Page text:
How to Choose an Exploratory Testing Tool

Software testing 101

How to Choose an Exploratory Testing Tool

Sure, you could plan and track your exploratory testing with Excel spreadsheets, Word documents, and manual screen captures. But why would you, now that you can take advantage of technologies that make exploratory testing planning, documentation, and reporting a breeze? 

If you’re looking to adopt or scale exploratory testing, here’s a comprehensive comparison of the top exploratory testing tools that you might be considering. In this guide, we’ve broken down the comparison criteria into categories and defined each of the comparison criteria.

When it comes to comparing exploratory testing tools, there are four main categories you want to consider: planning, execution, reporting, and compatibility.


For exploratory testing to be scalable as an Agile team testing activity, it needs to be planned. This is often done by creating a testing charter for session-based exploratory testing activities, giving a tester a target, goals, and boundaries within which to perform their testing. That means that tools that offer built-in ways to plan and communicate testing and session charters, manage and invite testers, assign objectives, define user stories, etc. give you a definite advantage over tools that don’t. 


Ask any exploratory tester and they will tell you that execution – or, more specifically, test step documentation – is the most time-consuming part of the job. A good exploratory testing tool will give you a wide range of documentation options; including the ability to automatically record test steps via screenshots, video, and audio recording across any program you are testing, edit and annotate screenshots with notes, link test sessions to raised issues in the charter, flag test steps for review, and more.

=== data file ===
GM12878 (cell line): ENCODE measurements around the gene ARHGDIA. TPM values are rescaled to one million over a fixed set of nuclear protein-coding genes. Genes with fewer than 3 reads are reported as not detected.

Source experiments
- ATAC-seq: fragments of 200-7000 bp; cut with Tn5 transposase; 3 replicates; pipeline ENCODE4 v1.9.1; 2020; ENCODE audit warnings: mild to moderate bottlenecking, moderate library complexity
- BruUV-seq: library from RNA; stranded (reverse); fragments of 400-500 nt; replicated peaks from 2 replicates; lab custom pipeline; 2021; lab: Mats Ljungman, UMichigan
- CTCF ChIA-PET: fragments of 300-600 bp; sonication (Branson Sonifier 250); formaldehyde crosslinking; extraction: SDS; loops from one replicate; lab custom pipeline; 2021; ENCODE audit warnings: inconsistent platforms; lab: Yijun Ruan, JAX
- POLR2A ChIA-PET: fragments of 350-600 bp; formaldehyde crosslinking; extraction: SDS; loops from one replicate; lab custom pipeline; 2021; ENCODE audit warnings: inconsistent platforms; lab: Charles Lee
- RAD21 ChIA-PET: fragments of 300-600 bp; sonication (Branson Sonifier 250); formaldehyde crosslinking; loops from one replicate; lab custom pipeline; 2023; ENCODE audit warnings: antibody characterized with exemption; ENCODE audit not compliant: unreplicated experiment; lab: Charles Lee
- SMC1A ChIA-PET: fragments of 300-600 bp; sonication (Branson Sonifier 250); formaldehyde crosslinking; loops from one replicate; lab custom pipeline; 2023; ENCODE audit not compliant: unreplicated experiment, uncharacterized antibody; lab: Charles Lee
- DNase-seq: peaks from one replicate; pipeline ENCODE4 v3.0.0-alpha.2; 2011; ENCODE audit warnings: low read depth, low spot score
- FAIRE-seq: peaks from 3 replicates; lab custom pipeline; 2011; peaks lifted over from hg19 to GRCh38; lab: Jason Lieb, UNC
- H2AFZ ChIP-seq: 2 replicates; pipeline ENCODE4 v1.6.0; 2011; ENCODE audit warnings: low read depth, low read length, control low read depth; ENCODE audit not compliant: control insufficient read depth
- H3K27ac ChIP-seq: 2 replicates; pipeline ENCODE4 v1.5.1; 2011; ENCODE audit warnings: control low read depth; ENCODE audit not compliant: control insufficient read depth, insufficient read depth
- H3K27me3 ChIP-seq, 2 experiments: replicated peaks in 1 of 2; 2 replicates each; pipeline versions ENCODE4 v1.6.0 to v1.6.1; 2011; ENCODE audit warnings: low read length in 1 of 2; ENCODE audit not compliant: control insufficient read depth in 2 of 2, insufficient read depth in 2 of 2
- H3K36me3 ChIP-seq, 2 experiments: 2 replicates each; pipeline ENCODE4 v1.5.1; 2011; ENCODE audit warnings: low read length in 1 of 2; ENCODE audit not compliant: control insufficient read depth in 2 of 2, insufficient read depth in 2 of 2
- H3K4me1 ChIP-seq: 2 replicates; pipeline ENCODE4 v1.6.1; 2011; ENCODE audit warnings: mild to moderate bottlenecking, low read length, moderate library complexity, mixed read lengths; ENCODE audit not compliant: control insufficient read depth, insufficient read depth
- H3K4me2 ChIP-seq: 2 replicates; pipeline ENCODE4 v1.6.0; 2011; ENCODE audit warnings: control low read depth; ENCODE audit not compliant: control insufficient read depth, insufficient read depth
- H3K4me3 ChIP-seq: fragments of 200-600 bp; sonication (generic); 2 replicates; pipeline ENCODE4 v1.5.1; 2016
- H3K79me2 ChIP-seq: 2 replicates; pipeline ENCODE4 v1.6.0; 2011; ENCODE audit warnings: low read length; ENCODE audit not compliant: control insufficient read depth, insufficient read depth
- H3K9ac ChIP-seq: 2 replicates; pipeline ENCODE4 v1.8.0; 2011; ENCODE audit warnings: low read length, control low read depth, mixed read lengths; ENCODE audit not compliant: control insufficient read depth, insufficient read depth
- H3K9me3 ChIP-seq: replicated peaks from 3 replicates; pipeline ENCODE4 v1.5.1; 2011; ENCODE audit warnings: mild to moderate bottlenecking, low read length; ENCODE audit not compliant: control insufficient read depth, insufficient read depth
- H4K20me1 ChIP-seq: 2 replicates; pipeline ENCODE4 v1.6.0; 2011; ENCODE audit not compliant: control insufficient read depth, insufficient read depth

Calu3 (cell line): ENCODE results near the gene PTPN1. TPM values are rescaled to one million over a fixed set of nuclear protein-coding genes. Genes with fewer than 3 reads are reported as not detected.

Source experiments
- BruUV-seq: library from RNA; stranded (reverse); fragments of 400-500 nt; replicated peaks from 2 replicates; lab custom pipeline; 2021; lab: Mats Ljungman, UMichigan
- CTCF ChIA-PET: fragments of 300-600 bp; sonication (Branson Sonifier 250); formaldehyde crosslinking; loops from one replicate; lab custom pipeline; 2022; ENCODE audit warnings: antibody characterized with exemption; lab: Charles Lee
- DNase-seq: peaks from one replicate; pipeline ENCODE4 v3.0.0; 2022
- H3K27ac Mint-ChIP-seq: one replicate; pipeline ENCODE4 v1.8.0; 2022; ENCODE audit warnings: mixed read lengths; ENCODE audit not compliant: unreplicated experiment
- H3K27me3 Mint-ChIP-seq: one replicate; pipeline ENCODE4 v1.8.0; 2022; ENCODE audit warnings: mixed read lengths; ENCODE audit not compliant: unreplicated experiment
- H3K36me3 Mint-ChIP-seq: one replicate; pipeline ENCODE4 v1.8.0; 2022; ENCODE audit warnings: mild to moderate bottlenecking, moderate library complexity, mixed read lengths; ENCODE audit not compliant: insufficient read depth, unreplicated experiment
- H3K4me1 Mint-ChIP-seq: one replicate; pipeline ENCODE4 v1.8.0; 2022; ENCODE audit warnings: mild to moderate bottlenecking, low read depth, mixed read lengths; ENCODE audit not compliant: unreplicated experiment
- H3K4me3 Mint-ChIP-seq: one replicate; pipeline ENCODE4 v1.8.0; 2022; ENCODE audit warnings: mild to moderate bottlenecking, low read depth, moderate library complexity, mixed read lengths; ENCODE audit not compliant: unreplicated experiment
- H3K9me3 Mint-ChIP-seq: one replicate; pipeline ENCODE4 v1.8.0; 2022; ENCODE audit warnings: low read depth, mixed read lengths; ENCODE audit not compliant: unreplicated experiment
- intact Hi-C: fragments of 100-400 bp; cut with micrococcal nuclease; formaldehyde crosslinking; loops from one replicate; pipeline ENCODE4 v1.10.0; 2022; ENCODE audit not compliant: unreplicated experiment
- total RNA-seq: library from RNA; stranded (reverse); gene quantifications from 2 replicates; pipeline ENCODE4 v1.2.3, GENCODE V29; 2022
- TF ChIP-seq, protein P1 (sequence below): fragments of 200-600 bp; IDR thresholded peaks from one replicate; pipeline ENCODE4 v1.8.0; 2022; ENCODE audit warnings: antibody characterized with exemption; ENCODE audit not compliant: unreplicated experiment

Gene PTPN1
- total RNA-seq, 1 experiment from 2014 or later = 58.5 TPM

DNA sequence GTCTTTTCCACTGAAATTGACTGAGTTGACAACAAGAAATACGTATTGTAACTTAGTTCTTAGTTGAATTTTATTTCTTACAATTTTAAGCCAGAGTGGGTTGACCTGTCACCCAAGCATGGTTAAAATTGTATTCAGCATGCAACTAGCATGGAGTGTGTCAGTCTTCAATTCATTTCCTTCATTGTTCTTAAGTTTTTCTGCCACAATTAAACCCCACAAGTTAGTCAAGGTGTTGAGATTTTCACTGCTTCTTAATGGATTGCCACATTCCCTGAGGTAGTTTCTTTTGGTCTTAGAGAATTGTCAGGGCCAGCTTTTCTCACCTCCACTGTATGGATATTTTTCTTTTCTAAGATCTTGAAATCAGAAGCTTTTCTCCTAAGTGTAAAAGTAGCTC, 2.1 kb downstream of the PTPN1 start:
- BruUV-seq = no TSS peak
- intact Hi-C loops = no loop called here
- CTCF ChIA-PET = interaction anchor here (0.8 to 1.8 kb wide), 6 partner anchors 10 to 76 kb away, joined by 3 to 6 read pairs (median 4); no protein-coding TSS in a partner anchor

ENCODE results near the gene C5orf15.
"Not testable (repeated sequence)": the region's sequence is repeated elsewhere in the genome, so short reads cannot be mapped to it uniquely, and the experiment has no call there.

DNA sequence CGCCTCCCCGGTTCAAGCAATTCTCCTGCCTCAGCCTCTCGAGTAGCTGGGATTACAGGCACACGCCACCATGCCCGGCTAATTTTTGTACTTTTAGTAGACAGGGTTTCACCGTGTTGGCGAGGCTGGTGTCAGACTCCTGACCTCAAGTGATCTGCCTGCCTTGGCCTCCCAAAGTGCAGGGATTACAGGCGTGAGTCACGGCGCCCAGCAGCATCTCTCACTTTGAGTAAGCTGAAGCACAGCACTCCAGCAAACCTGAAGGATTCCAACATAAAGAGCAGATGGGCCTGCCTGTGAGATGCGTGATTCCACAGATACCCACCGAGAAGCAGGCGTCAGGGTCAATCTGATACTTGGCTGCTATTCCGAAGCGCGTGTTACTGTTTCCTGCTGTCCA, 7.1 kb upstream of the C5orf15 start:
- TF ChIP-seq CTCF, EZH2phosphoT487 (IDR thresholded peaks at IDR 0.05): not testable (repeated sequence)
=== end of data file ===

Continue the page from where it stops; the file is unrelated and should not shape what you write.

Once you have successfully documented your report, the next challenge is communicating your findings with development or other members of your team. Look for exploratory testing tools that offer you a way to neatly package your documentation into user-friendly reports. Options could include monitoring sessions, being able to link back documentation to specific raised issues, auto-generated test summaries, and playback of test actions. The more easily you can share your findings, the faster defects can be fixed. 


Last but not least is compatibility, which indicates the types of user system your exploratory tool 1.) can be installed on, and 2.) is capable of recording during test execution. It goes without saying that the wider the range of your exploratory test tool’s compatibility, the more likely it is that the tool will work in your test environment. 

To see how the top exploratory testing tools on the market rank within these categories, check out our ultimate comparison guide to exploratory testing tools. 

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